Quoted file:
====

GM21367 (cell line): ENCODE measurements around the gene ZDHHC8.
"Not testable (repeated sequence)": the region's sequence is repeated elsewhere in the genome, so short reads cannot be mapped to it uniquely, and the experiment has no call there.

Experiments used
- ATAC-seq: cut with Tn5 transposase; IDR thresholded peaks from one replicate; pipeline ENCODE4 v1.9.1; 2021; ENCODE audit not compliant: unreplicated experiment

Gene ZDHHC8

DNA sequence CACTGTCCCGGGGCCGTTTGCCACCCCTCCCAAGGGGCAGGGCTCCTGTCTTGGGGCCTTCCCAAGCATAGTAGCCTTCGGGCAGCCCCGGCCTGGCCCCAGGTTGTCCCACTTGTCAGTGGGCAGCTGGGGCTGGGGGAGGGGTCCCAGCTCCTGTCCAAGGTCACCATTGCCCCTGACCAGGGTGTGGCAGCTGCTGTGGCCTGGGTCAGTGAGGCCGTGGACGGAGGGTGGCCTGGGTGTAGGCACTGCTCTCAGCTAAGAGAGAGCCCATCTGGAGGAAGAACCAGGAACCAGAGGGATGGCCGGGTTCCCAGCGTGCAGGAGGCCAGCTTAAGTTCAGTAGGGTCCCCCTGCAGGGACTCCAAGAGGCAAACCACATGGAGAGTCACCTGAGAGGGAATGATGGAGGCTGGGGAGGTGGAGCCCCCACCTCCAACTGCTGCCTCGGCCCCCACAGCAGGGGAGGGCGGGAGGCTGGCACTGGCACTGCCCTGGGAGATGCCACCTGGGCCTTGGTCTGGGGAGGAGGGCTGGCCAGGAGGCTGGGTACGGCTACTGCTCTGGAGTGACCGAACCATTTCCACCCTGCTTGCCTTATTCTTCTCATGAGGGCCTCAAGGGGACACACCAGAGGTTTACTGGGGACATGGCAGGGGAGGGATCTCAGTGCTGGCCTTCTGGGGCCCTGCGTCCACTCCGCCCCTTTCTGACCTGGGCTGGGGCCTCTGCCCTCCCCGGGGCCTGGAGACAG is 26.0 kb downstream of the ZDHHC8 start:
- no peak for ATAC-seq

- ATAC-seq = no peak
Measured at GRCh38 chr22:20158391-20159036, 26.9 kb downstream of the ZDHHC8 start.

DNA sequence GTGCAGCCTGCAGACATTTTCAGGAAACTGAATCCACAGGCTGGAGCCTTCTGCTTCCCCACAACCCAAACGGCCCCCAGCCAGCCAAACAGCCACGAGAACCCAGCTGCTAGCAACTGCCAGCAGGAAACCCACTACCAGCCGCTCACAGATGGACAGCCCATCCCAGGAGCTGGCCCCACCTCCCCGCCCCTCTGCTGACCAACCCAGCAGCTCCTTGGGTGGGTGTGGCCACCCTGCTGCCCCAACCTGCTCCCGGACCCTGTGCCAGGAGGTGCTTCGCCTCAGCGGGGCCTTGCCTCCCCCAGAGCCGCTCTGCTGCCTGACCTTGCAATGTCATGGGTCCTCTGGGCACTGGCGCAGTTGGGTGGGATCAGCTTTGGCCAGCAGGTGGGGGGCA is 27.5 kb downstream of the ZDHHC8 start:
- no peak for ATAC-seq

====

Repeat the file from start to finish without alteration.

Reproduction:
GM21367 (cell line): ENCODE measurements around the gene ZDHHC8.
"Not testable (repeated sequence)": the region's sequence is repeated elsewhere in the genome, so short reads cannot be mapped to it uniquely, and the experiment has no call there.

Experiments used
- ATAC-seq: cut with Tn5 transposase; IDR thresholded peaks from one replicate; pipeline ENCODE4 v1.9.1; 2021; ENCODE audit not compliant: unreplicated experiment

Gene ZDHHC8

DNA sequence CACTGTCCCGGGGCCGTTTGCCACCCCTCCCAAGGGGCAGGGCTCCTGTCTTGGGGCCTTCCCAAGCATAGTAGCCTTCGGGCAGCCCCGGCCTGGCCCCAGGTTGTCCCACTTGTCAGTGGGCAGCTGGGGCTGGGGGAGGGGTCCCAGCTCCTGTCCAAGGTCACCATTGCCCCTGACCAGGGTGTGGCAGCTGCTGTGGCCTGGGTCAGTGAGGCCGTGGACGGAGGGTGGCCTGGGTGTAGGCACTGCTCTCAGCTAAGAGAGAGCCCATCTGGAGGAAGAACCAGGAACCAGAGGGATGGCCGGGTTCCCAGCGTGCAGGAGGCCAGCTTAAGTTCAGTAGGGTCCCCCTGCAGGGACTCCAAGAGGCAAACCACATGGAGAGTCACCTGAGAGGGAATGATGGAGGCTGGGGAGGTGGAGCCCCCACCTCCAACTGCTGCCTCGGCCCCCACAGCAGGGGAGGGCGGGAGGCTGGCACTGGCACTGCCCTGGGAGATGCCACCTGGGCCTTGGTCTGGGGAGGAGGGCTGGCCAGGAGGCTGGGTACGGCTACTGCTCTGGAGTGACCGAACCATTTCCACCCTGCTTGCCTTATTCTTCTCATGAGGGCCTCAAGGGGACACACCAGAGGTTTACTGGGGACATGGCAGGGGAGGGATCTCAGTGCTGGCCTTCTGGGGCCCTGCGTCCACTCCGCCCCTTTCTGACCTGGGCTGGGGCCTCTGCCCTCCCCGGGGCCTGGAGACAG is 26.0 kb downstream of the ZDHHC8 start:
- no peak for ATAC-seq

- ATAC-seq = no peak
Measured at GRCh38 chr22:20158391-20159036, 26.9 kb downstream of the ZDHHC8 start.

DNA sequence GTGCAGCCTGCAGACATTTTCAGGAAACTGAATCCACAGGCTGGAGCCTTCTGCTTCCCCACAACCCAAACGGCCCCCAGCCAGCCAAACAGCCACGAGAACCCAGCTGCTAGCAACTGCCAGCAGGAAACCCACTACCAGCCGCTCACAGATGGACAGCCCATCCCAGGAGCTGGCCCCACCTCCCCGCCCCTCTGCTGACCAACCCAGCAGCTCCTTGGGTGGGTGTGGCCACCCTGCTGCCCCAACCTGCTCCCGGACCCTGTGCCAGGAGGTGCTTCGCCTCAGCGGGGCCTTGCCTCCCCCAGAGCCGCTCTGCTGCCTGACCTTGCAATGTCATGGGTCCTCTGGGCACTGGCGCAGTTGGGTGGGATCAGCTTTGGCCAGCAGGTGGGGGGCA is 27.5 kb downstream of the ZDHHC8 start:
- no peak for ATAC-seq